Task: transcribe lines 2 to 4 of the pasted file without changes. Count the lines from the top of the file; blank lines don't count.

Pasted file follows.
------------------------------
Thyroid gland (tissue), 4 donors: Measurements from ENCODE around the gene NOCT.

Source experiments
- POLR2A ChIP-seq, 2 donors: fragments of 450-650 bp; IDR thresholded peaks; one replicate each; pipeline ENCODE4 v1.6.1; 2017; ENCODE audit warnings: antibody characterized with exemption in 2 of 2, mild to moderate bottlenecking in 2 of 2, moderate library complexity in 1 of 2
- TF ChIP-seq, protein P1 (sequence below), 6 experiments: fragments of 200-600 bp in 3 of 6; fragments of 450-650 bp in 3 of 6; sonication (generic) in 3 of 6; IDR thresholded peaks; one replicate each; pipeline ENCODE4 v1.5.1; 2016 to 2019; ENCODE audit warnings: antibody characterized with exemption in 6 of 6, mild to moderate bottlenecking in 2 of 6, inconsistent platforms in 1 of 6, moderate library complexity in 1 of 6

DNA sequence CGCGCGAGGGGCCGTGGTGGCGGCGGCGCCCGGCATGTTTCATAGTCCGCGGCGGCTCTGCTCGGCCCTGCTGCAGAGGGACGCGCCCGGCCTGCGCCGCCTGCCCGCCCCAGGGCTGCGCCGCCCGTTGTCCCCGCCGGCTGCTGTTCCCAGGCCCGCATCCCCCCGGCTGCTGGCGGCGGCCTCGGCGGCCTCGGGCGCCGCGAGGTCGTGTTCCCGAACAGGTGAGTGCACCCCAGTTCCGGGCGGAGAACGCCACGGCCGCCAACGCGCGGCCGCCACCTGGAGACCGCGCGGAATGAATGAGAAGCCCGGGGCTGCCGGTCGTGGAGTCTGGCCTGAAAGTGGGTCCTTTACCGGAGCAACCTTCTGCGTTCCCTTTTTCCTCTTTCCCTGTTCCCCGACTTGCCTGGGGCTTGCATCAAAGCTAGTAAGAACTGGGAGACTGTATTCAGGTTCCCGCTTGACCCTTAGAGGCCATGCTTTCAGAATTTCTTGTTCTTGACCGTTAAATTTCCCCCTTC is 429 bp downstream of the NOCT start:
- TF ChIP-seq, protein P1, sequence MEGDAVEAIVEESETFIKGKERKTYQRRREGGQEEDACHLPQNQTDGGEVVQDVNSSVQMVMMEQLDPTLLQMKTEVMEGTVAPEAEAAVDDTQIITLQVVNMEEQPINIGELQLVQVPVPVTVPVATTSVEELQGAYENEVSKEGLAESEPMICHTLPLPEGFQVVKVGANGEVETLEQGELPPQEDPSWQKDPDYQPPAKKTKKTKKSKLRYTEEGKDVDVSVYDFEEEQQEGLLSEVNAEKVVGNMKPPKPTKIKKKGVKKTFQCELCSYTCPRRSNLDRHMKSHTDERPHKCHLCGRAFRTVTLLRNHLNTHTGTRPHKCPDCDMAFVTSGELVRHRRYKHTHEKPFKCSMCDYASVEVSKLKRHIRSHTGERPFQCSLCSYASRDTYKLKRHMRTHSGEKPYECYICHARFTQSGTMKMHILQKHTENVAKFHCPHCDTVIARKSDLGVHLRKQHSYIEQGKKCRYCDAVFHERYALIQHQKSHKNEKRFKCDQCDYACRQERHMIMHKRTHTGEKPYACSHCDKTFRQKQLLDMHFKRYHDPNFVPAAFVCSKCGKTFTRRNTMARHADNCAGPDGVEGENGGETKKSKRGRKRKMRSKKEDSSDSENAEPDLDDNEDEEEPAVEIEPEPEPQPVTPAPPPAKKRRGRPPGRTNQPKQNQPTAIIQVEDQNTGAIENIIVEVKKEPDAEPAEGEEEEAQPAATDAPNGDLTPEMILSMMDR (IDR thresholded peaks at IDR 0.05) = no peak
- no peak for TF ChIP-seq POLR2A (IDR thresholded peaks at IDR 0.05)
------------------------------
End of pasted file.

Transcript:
Source experiments
- POLR2A ChIP-seq, 2 donors: fragments of 450-650 bp; IDR thresholded peaks; one replicate each; pipeline ENCODE4 v1.6.1; 2017; ENCODE audit warnings: antibody characterized with exemption in 2 of 2, mild to moderate bottlenecking in 2 of 2, moderate library complexity in 1 of 2
- TF ChIP-seq, protein P1 (sequence below), 6 experiments: fragments of 200-600 bp in 3 of 6; fragments of 450-650 bp in 3 of 6; sonication (generic) in 3 of 6; IDR thresholded peaks; one replicate each; pipeline ENCODE4 v1.5.1; 2016 to 2019; ENCODE audit warnings: antibody characterized with exemption in 6 of 6, mild to moderate bottlenecking in 2 of 6, inconsistent platforms in 1 of 6, moderate library complexity in 1 of 6